Ham and cheese summer salad
July 21, 2010 5 Comments
When I first moved into the flat, around two weeks ago now, I was so disappointed to find that my local supermarket was a Lidl. I associated Lidl with bad lighting and worse bad ingredients. I have since found a Rewe about a 15 minute walk away. But when I find that I am in a pickle because I am short on say…pickles. I pop down to Lidl, which is literally 1 block down.
It appeals to the hunter gatherer in me because I never know what I will find? Or where I will find it? Their fruit and vegetables are spectacularly fresh but the range that they carry is by no means consistent. What I find one week, I won’t necessarily find the next.
On this particular day, my “finds” included some gorgeous radishes, fennel and Romaine lettuce. Perfect for a salad, I picked up some black forrest ham to turn a the salad into a main course (knowing that I had some cheese at home that I could also add).
I love fennel when it’s thinly shaved. It’s a perfect candidate for the mandolin. I used to work with a Chef in London (who has now gone on to earn a Michelin star – you know who you are : )) When I say work, I mean, I was on the shop floor and he was in the kitchen. But it was an open kitchen so that clients (and staff) could watch the chefs at work.
Except it was just Chef at work at the time as we were understaffed and four Mongolian guys who were supposed were just pot wash – named Otto, Degi, Degi’s brother Baggi and the good looking one Zorig (who I thought was called Zurich for about 6 months!). Otto was huge – over 6 foot and as big as a door. Degi was shorter than me (I am 5 feet 4 inches) and his brother Baggi was somewhere between the two. Zorig on the other hand was over 6 foot, built like a swimmer and blond. Zorig knew he was easy on the eye and used to change out of his kitchen clothes in the office, instead of the changing rooms. I can’t remember anyone complaining though…?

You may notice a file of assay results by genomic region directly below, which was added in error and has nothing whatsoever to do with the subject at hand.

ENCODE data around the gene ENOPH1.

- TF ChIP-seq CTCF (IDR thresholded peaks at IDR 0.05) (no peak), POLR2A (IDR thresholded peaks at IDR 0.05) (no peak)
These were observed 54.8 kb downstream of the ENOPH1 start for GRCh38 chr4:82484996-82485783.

Deggi was the brains behind the whole operation. The small ones usually are – aren’t they? Napoleon, comes to mind or a yappy Chiuaua vs a subdued St. Bernard. And he was the only one who spoke some English so everything went through him.
Chef only had to show Degi something once and then the four of them would nail it. They were the kings of the mandolin, shaving mountains of vegetables until there was only a milimeter left, without the guard, not looking down, all the while chit chatting in Mongolian. They never sliced a finger – although I have seen plenty of chefs take off bits of finger on that contraption – it just makes them love it more – of course.
There is more than just the macho aspect to this instrument though. How you cut something totally effects its flavour. A chunk of fennel is a totally different creature to a thin crispy sliver of fennel. And it’s a lot more elegant. Before I totally get lost on this mandolin tangent – consider getting one and if you do, buy a Japanese one – not the silly cumbersome overpriced things they sell in department stores that will take up a whole cupboard.
Ham and cheese summer salad (serves 2 as a starter)
4 pieces of black forrest ham (or parma ham)
1 Romaine lettuce (washed and torn into bite sized pieces)
100g of hard cheese cubed (I used a German version of Emental)
3 radishes (thinly sliced)
1/2 a head of fennel (thinly sliced)
2 teaspoons of balsamic vinegar
5 teaspoons of olive oil
- Place the slices of ham between two sheets of greaseproof paper on a baking tray and then weigh down with another tray. Place in a pre-heated oven (180 C) for 10 – 15 minutes. Check them after 10 minutes and keep in mind the road from soggy to burnt to an ember is a fast one!
- Cut the cheese into 1 cm cubes.
- On a mandolin, thinly slice the fennel. Then put the fennel in a bowl of ice water. This really crisps up the fennel. Repeat with the radishes.
- Put the dressing ingredients in a squeezy bottle (I love my squeezy bottle!) or a jar and shake vigorously until the dressing emulsifies.
- Tear the ham up into shards.
- Layer the salad up starting with the Romaine lettuce, then alternate between the rest of the ingredients.